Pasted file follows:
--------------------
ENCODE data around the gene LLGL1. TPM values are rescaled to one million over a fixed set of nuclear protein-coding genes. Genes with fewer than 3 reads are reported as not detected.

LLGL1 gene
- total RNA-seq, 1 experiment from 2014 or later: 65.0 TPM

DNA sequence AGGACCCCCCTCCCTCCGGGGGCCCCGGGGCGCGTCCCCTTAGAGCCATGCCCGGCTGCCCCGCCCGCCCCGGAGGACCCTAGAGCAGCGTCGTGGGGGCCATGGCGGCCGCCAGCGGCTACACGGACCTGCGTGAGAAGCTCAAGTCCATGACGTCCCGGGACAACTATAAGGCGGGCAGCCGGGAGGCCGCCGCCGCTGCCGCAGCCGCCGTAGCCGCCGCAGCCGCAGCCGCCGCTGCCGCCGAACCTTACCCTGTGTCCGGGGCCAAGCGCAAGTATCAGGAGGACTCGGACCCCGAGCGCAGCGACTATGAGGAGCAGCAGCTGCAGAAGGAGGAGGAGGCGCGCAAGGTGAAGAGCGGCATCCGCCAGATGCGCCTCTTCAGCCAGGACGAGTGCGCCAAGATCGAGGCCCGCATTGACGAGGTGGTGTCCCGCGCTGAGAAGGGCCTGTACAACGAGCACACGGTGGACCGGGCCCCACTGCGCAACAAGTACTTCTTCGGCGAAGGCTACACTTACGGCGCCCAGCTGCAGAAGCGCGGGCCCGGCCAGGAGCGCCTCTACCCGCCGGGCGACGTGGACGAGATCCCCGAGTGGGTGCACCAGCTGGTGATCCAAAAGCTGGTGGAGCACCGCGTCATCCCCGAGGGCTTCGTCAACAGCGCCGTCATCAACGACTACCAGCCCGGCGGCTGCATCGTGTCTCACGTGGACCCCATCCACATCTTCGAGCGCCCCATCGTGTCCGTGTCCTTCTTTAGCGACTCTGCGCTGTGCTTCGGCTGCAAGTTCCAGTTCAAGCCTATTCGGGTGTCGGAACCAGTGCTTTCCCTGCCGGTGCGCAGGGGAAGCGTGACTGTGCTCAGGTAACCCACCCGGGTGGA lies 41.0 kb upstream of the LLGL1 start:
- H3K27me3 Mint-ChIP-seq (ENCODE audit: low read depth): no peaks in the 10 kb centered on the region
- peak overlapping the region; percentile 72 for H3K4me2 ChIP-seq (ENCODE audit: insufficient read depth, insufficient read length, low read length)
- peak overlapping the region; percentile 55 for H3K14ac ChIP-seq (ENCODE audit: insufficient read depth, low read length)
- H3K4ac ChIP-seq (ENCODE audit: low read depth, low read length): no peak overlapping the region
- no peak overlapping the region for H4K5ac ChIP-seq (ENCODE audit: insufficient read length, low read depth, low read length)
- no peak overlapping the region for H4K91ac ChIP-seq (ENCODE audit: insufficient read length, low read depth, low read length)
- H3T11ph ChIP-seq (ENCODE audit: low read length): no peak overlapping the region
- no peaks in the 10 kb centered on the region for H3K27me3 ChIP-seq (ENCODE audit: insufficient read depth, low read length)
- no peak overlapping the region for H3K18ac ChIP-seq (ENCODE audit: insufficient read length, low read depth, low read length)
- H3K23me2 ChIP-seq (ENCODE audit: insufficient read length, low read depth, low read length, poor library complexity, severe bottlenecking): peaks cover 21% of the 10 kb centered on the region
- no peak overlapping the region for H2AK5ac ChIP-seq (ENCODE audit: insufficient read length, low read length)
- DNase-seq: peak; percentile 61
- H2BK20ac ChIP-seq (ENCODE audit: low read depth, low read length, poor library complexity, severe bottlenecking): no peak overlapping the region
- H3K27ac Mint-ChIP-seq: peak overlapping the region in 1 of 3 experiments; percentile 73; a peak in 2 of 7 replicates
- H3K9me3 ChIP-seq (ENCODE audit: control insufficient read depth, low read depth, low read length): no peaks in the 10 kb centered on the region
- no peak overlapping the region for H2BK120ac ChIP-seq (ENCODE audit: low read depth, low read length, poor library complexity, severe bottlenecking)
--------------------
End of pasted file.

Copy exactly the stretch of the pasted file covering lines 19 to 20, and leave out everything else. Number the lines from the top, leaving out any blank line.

- H3K9me3 ChIP-seq (ENCODE audit: control insufficient read depth, low read depth, low read length): no peaks in the 10 kb centered on the region
- no peak overlapping the region for H2BK120ac ChIP-seq (ENCODE audit: low read depth, low read length, poor library complexity, severe bottlenecking)